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Bohra HaveliBohra Havelis
Sidhpur is a major center of the Bohra Muslims from few centuries. The Bohras are a rich and cultured community spread all over the major cities of the world. They are deeply attached to their native town of Sidhpur. They regularly visit the town for important social ceremonies. About a century ago, they built very beautiful mansions in a typical architectural style, from the wealth earned abroad. The well laid out paved streets, services lanes, mosques, perfect arrangement of row houses with profusely decorated facades using a common architectural style is a direct outcome of the collective vision of the Guilds of Bohra merchants. It will be a wonderful experience to visit Boharwad. It is a perfect example of urban design in the middle of chaotic Indian urbanization.

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Digvir Niwas PalaceDigvir Niwas Palace
The Digvir Niwas Palaces is one of the finest examples of royal architecture in the early 20th century. The approach to the palace is through a beautiful plaster decorated gate and the octagonal chhatris on both sides of the entrance gate give it an imposing look.

The Digvir Niwas Palace is a low profile linear building, with ashlar stone masonry. All the openings are defined by white decorative plaster, creating interplay of textures. The entire façade has several architectural elements like carved balustrade, arches, brackets, pediments, columns, and semi circular and octagonal verandahs, curved overhangs protecting windows with stained and coloured glass, with a steep sloping Mansard roof on the top arranged in a creative design scheme to create an appealing edifice. The setting of the palace building and the campus layout seem to have been inspired by British castles and French chateaux of the European aristocracy.

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Raj Mahal
The late H. H. Balsinhji built the Raj Mahal in the 19th century. The sprawling campus of 14 acres has cricket pitches, tennis courts, gardens, fountains and lily ponds. The palace is designed around a central pillared courtyard with marble fountains, statues and carved marble furniture. The Darbar Hall has many life-size paintings of past rulers and the royal throne. The drawing room is decorated with crystal chandeliers and the Shish Mahal has Belgian mirrors. Every nook and covered by intricate decoration.

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Hawa MahalHawa Mahal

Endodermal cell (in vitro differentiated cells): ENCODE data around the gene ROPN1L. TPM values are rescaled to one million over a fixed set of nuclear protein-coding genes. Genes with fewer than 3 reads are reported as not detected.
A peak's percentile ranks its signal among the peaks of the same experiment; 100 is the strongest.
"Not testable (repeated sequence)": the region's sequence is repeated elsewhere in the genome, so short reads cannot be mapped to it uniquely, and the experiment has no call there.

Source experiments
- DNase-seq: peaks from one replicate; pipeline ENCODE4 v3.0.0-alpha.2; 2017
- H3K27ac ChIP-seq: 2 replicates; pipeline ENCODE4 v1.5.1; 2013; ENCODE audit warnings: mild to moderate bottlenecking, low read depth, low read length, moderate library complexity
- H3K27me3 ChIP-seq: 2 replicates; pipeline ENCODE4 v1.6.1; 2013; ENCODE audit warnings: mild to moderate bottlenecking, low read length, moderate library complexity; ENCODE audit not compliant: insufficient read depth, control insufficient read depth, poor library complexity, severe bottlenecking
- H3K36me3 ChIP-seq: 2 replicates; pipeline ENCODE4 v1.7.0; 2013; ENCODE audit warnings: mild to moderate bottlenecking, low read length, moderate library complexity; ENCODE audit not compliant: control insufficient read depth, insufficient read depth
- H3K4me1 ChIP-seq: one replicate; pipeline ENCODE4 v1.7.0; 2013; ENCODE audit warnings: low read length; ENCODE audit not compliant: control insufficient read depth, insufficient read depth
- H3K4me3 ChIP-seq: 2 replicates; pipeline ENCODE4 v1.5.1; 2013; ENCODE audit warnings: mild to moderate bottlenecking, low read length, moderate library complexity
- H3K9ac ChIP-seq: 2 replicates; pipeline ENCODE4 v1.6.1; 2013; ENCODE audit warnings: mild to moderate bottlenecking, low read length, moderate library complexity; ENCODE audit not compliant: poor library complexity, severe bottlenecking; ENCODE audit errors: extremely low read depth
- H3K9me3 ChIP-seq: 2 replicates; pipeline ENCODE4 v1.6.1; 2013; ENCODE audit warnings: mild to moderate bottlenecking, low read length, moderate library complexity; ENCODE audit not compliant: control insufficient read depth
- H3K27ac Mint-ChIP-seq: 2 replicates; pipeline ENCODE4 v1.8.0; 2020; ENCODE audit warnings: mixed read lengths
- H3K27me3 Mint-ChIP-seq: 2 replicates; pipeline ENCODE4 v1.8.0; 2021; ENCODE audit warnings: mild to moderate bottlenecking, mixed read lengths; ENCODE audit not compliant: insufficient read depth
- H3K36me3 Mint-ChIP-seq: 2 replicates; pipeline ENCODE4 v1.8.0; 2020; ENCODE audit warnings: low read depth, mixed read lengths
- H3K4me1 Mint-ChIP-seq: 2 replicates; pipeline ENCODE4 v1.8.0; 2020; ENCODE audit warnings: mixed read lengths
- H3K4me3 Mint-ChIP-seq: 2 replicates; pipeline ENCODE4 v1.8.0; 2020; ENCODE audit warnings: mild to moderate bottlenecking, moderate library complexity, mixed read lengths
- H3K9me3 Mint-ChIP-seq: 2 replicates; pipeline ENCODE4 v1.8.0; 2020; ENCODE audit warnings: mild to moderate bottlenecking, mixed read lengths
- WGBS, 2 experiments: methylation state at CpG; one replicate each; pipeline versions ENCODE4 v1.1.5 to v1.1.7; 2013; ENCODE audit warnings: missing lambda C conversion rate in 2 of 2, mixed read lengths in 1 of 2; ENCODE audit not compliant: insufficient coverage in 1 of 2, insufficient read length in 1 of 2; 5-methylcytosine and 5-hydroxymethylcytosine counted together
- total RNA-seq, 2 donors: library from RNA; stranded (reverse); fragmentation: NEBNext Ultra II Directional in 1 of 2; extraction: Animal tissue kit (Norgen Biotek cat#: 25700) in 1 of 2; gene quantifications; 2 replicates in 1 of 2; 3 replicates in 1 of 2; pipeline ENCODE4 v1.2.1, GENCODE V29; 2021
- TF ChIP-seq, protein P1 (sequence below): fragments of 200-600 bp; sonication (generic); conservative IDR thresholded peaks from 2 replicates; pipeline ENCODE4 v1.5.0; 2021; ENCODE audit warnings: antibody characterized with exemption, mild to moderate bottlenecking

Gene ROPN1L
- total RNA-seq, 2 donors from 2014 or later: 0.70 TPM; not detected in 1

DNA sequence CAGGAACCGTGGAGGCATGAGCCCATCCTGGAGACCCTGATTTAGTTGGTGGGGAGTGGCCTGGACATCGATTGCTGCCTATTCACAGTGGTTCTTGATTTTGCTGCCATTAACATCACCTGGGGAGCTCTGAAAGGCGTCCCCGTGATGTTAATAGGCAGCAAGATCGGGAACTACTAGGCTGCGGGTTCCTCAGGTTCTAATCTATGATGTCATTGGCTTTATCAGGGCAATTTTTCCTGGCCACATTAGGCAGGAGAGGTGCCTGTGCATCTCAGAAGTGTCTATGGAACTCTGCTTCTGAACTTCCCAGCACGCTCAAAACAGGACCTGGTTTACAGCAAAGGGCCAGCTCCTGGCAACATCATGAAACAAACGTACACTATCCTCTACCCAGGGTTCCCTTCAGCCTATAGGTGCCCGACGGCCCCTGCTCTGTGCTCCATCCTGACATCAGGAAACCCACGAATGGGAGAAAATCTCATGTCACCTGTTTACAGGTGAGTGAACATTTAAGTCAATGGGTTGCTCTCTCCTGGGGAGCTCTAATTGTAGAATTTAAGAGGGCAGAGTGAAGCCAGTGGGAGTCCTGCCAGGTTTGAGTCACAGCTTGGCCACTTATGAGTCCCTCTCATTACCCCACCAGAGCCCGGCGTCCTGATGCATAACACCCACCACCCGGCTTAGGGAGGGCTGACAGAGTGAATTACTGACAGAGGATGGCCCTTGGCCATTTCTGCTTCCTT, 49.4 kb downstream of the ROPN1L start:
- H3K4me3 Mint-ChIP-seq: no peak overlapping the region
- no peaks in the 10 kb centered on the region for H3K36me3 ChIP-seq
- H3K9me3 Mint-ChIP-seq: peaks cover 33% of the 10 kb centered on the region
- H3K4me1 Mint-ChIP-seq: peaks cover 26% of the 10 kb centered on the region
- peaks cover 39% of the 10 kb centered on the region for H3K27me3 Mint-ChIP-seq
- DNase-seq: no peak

The Hawa Mahal literally means 'wind palace'. It was an ambitious project, abandoned halfway by the Wadhvan rulers. The incomplete structure stands outside the fort and is a building worth studying for its architecture, showing different stages of construction. Even today, around the Hawa Mahal, one can see Sompura artisans carving stones for various Hindu and Jain temple projects in India and abroad.

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Ranjit Vilas PalaceRanjit Vilas Palace
Ranjit Vilas Palace is a very eclectic building, a bold attempt to synthesize various architectural styles. The front and back facades are appropriately designed in response to its location. The receding volumes, on the front, creating a series of terraces culminated in two beautiful designed pavilions with gothic arches. The back facade, on the town side, really establishes the palace as in impressive landmark. The seven-storied central clock tower capped by a Mughal dome and two five storied high bastions, at the both corners, culminate in hexagonal chhatris. The facade has arcades of arched Victorian windows, Italianate pillars, Gothic arches and classical parapets. A massive Dutch roof spans the central wing of the palace. A double staircase is the unique feature of the interior of this palace, where the royal women could ascend and descend without being seen by men. A similar double staircase at Chateau de Chambord, Loire, France, dating to the Renaissance period, inspired this staircase.

Ranjit Vilas Palace has memorable collection of swords, shields and daggers, 95 species of stuffed animals, dueling pistols, pig-sticking spears, silve- lined chests, silver-platted howdahs, thrones, painting and portraits. The palace has magnificent spiraling marble staircase, stained glass galleries, and chandeliers and period furniture. The garage, on the grounds of the palace complex, has Vintage cars like the 1921 Rolls Royce Silver, Ghost, some imposing American cars and horse drawn carriages. The palace also has a stable of Kathiawadi horses. There are large grounds with beautiful Italian fountains.

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Dabargadh(Porbandar)
Rana Sartanji built Darbargadh, the fortified palace, with a huge carved stone entrance gate flanked by high turrets and massive wooden doors. It is a typical example of such royal enclosures situated within the town of Gujarat. The nearby edifices on the left of the entrance are also good examples of large mansions with courtyards and intricately carved wooden elements.


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General Information on Monuments in Gujarat - India